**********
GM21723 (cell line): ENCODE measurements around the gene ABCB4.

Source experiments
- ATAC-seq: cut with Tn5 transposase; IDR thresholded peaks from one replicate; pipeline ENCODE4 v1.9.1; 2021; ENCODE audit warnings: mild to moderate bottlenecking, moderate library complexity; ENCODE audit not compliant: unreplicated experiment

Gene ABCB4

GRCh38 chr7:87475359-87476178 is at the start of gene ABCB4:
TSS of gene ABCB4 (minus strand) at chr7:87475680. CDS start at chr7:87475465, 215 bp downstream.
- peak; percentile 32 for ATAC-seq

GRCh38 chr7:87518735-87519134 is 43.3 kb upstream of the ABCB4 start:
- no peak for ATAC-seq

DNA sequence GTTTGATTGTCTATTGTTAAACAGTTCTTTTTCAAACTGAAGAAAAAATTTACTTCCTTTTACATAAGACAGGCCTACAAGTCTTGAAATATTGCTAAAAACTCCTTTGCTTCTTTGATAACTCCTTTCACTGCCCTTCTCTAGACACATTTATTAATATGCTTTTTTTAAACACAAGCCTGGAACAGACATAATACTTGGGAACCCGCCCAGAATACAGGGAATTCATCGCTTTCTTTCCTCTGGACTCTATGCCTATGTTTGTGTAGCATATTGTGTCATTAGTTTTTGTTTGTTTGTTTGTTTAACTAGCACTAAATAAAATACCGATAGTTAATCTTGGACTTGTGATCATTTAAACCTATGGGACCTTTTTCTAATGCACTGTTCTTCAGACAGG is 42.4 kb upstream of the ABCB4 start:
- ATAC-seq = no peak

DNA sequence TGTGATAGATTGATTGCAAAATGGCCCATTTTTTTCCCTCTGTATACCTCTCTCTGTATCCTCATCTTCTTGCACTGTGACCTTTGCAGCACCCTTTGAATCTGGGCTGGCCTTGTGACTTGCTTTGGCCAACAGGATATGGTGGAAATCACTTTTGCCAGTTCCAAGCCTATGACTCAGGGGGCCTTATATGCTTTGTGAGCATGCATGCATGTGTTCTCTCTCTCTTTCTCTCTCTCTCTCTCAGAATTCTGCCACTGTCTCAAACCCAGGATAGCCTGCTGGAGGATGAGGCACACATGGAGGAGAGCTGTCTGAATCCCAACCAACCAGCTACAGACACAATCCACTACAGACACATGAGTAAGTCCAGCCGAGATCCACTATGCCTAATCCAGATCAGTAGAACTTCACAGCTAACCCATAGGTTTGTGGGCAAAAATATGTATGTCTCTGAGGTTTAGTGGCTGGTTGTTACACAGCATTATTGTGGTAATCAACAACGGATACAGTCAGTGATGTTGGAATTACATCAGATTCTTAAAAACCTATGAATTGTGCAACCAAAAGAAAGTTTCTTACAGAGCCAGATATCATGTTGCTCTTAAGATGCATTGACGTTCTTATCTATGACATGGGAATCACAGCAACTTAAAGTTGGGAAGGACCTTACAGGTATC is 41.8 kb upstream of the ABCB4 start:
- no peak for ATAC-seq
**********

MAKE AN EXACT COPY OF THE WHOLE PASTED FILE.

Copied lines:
GM21723 (cell line): ENCODE measurements around the gene ABCB4.

Source experiments
- ATAC-seq: cut with Tn5 transposase; IDR thresholded peaks from one replicate; pipeline ENCODE4 v1.9.1; 2021; ENCODE audit warnings: mild to moderate bottlenecking, moderate library complexity; ENCODE audit not compliant: unreplicated experiment

Gene ABCB4

GRCh38 chr7:87475359-87476178 is at the start of gene ABCB4:
TSS of gene ABCB4 (minus strand) at chr7:87475680. CDS start at chr7:87475465, 215 bp downstream.
- peak; percentile 32 for ATAC-seq

GRCh38 chr7:87518735-87519134 is 43.3 kb upstream of the ABCB4 start:
- no peak for ATAC-seq

DNA sequence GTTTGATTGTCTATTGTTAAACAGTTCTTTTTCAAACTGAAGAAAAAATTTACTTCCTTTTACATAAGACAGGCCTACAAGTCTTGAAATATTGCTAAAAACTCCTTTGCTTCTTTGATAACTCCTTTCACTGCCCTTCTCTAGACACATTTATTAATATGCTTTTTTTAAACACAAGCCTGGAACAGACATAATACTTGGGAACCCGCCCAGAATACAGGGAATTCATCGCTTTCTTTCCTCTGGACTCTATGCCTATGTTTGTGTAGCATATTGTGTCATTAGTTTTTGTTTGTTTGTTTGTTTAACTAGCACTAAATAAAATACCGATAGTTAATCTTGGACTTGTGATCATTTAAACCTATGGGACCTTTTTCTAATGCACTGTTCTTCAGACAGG is 42.4 kb upstream of the ABCB4 start:
- ATAC-seq = no peak

DNA sequence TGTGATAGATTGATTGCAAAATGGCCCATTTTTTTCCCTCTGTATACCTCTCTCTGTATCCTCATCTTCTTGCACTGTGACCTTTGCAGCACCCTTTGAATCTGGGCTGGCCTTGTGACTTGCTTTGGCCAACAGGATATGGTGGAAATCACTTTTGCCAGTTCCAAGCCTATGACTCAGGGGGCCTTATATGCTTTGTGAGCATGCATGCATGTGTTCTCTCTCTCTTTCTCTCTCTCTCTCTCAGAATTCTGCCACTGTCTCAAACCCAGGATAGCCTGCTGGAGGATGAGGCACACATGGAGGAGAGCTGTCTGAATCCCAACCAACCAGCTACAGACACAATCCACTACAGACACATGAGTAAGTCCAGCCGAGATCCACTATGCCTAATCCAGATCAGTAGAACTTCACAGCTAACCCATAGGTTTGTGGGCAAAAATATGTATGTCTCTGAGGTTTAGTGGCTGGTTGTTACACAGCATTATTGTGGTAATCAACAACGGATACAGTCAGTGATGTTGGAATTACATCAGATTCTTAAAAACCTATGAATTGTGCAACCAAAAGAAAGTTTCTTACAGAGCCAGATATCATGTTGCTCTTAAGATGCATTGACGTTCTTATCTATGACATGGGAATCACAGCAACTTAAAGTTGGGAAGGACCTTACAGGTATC is 41.8 kb upstream of the ABCB4 start:
- no peak for ATAC-seq